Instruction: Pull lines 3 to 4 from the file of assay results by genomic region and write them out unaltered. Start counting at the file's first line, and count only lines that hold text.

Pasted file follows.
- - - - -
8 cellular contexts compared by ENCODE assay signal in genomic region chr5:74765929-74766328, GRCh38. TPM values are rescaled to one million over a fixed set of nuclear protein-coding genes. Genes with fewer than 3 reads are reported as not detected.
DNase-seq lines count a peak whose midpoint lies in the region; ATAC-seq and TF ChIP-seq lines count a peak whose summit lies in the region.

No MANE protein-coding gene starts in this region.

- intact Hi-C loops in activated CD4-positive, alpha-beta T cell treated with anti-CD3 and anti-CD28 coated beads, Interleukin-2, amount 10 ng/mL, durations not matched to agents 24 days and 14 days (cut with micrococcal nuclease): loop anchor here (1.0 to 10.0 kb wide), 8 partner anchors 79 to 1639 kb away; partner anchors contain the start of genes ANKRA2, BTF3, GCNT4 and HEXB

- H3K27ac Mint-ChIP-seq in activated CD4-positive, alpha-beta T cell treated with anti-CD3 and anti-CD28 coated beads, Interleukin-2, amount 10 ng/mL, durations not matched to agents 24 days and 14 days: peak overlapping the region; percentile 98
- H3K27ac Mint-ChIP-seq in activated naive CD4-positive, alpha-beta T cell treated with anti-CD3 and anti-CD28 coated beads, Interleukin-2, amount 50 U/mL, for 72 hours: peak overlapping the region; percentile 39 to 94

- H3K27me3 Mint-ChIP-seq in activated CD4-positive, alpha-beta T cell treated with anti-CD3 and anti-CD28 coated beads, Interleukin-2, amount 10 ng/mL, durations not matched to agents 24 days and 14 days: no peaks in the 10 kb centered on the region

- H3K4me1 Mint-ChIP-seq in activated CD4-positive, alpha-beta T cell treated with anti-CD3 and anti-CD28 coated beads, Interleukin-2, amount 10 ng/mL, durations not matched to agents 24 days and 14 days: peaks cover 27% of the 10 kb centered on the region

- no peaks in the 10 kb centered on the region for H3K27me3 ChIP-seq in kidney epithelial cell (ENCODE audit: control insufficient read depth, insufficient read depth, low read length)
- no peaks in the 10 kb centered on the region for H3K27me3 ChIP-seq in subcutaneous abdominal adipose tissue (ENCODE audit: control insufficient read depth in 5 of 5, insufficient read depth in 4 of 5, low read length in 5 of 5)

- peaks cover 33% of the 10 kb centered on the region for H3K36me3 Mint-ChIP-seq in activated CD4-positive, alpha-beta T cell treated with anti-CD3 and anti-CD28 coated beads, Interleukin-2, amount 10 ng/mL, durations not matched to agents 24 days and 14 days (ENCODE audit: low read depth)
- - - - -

No MANE protein-coding gene starts in this region.

- intact Hi-C loops in activated CD4-positive, alpha-beta T cell treated with anti-CD3 and anti-CD28 coated beads, Interleukin-2, amount 10 ng/mL, durations not matched to agents 24 days and 14 days (cut with micrococcal nuclease): loop anchor here (1.0 to 10.0 kb wide), 8 partner anchors 79 to 1639 kb away; partner anchors contain the start of genes ANKRA2, BTF3, GCNT4 and HEXB